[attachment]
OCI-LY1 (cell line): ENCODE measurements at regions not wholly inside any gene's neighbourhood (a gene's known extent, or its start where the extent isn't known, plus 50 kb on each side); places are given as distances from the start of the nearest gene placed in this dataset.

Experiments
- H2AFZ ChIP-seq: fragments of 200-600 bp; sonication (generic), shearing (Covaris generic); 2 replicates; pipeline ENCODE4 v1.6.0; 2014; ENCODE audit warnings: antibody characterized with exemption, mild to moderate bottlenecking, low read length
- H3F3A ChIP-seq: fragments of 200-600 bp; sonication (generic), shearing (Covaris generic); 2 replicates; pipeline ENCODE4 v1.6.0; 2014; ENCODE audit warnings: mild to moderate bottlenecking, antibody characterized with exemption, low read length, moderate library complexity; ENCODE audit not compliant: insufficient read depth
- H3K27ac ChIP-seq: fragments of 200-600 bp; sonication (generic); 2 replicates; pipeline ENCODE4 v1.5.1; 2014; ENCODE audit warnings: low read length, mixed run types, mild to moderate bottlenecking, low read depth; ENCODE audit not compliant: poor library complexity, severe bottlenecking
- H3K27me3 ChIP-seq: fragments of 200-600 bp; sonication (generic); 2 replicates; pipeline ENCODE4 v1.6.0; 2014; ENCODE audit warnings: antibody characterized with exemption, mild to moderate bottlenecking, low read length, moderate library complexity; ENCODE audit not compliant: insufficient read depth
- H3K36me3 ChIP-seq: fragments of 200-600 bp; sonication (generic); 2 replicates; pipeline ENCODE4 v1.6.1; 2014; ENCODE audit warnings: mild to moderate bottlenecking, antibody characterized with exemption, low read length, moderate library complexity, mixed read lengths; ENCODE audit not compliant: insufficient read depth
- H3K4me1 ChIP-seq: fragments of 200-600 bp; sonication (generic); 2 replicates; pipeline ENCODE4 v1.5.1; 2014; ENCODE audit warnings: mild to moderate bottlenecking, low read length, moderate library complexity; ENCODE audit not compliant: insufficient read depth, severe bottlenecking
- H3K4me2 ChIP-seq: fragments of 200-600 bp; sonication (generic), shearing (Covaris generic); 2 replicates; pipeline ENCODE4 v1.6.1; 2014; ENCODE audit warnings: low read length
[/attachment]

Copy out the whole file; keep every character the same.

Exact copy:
OCI-LY1 (cell line): ENCODE measurements at regions not wholly inside any gene's neighbourhood (a gene's known extent, or its start where the extent isn't known, plus 50 kb on each side); places are given as distances from the start of the nearest gene placed in this dataset.

Experiments
- H2AFZ ChIP-seq: fragments of 200-600 bp; sonication (generic), shearing (Covaris generic); 2 replicates; pipeline ENCODE4 v1.6.0; 2014; ENCODE audit warnings: antibody characterized with exemption, mild to moderate bottlenecking, low read length
- H3F3A ChIP-seq: fragments of 200-600 bp; sonication (generic), shearing (Covaris generic); 2 replicates; pipeline ENCODE4 v1.6.0; 2014; ENCODE audit warnings: mild to moderate bottlenecking, antibody characterized with exemption, low read length, moderate library complexity; ENCODE audit not compliant: insufficient read depth
- H3K27ac ChIP-seq: fragments of 200-600 bp; sonication (generic); 2 replicates; pipeline ENCODE4 v1.5.1; 2014; ENCODE audit warnings: low read length, mixed run types, mild to moderate bottlenecking, low read depth; ENCODE audit not compliant: poor library complexity, severe bottlenecking
- H3K27me3 ChIP-seq: fragments of 200-600 bp; sonication (generic); 2 replicates; pipeline ENCODE4 v1.6.0; 2014; ENCODE audit warnings: antibody characterized with exemption, mild to moderate bottlenecking, low read length, moderate library complexity; ENCODE audit not compliant: insufficient read depth
- H3K36me3 ChIP-seq: fragments of 200-600 bp; sonication (generic); 2 replicates; pipeline ENCODE4 v1.6.1; 2014; ENCODE audit warnings: mild to moderate bottlenecking, antibody characterized with exemption, low read length, moderate library complexity, mixed read lengths; ENCODE audit not compliant: insufficient read depth
- H3K4me1 ChIP-seq: fragments of 200-600 bp; sonication (generic); 2 replicates; pipeline ENCODE4 v1.5.1; 2014; ENCODE audit warnings: mild to moderate bottlenecking, low read length, moderate library complexity; ENCODE audit not compliant: insufficient read depth, severe bottlenecking
- H3K4me2 ChIP-seq: fragments of 200-600 bp; sonication (generic), shearing (Covaris generic); 2 replicates; pipeline ENCODE4 v1.6.1; 2014; ENCODE audit warnings: low read length